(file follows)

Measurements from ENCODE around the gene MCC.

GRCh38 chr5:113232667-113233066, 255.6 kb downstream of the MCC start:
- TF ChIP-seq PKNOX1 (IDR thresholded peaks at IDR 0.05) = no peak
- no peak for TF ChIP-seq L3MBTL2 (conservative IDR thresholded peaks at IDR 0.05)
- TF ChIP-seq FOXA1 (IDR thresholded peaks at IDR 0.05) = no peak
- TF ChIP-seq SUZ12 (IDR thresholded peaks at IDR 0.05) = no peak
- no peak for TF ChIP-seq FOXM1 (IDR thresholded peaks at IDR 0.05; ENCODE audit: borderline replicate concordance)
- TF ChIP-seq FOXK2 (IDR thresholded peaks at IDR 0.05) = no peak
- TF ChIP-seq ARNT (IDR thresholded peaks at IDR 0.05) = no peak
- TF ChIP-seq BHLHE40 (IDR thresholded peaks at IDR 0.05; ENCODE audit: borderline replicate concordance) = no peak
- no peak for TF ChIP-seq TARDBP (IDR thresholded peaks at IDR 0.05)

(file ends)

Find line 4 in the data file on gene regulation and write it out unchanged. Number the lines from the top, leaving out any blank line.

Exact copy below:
- no peak for TF ChIP-seq L3MBTL2 (conservative IDR thresholded peaks at IDR 0.05)